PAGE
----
Remember that there’s more to finding the right pair of hiking pants or sweatpants than just comfort! Even something that feels comfortable may not end up comfy at the end of the day.
For instance, you don’t want pants that soak up water easily. Not only does damp material stick to your skin uncomfortably, it can cause skin irritation and up the chances of catching a cold.
Remember, hike comfortably and hike smart!
Pros of Wearing Sweatpants For Hiking
- Sweatpants are usually made of softer materials to maximize comfort. That's why people like to wear sweatpants. They are super comfy.
- Loose pant legs and stretchy waistband means a huge range of movement, great for when you have to squat or climb. Yet another reason people love to wear sweatpants.
- Sweatpants are thick enough to keep you warm during colder months and allows you to layer heat tech underneath. So you can wear sweatpants in colder weather on short hikes.
- Sweatpants are easy to roll up when you get too hot, or when you want to dip your legs into a stream. A good reason to wear sweatpants.
- Sweatpants are generally a lot cheaper than traditional hiking pants.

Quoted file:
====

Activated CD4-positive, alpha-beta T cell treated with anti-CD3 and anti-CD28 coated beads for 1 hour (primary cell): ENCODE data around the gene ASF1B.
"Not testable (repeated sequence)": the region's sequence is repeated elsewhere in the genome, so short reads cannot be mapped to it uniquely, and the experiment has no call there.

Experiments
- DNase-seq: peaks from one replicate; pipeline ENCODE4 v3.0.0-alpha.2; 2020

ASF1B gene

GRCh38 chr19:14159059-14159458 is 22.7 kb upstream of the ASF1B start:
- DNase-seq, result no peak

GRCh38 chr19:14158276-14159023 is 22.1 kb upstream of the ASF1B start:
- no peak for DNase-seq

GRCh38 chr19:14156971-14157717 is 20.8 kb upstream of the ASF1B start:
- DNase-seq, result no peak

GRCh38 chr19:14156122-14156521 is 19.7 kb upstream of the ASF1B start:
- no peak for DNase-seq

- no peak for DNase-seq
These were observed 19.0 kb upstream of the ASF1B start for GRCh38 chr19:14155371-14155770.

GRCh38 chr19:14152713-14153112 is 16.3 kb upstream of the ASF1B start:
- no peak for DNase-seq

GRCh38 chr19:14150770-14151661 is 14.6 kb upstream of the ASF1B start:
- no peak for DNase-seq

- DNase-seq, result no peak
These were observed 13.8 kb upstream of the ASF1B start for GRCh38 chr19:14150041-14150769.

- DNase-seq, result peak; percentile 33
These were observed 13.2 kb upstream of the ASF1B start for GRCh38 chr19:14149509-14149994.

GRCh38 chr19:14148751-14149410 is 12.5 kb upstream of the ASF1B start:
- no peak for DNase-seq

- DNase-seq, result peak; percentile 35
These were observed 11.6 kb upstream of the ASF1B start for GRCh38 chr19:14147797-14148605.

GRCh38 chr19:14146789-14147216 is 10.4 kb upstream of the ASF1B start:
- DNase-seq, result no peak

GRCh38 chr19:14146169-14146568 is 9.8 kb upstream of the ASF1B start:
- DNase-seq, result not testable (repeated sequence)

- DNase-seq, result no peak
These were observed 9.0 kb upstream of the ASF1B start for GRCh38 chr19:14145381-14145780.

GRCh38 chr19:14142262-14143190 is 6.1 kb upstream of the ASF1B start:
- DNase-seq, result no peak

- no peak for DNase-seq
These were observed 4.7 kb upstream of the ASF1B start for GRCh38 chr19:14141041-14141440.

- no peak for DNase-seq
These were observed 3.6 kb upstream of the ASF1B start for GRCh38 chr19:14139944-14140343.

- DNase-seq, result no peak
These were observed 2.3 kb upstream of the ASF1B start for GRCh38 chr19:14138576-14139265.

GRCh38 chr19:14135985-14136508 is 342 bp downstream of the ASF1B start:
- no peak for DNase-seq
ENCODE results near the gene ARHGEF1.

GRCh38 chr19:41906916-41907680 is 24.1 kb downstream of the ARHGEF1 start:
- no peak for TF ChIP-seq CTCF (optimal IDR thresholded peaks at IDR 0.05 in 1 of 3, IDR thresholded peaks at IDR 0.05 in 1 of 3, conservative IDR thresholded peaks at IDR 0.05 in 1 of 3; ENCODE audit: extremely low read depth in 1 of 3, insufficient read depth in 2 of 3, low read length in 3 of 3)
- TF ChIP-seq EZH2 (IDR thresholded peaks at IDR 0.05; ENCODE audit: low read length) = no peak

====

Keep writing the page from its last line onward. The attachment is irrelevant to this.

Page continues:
- Can easily access legs if needing to clean skin for any reason, like treating abrasions.
Cons of Wearing Sweatpants When Hiking
- Sweatpants aren't very durable even though being super comfy – they snag on roots, rocks and other protruding things to tear more easily. Regular hiking pants are sturdier in that regard.
- Wearing sweatpants hides higher risk of injuries, whether scratches, insect bites or something more serious.
- Most sweatpants are made of cotton which gets dirty easily. Can’t wear for more than a day.
- Cotton isn’t waterproof, meaning you can’t wear sweatpants in rainy weather or if you’re challenging routes that cross bodies of water. River crossing would be quite uncomfortable, for example. And you want to stay dry, right? I know I want to stay dry.
- Even though being super comfy, cotton also absorbs moisture, but doesn’t evaporate it. Staying in wet or sweaty clothes increases risk of getting sick. Can you imagine staying in your sweatpants after a laborious river crossing?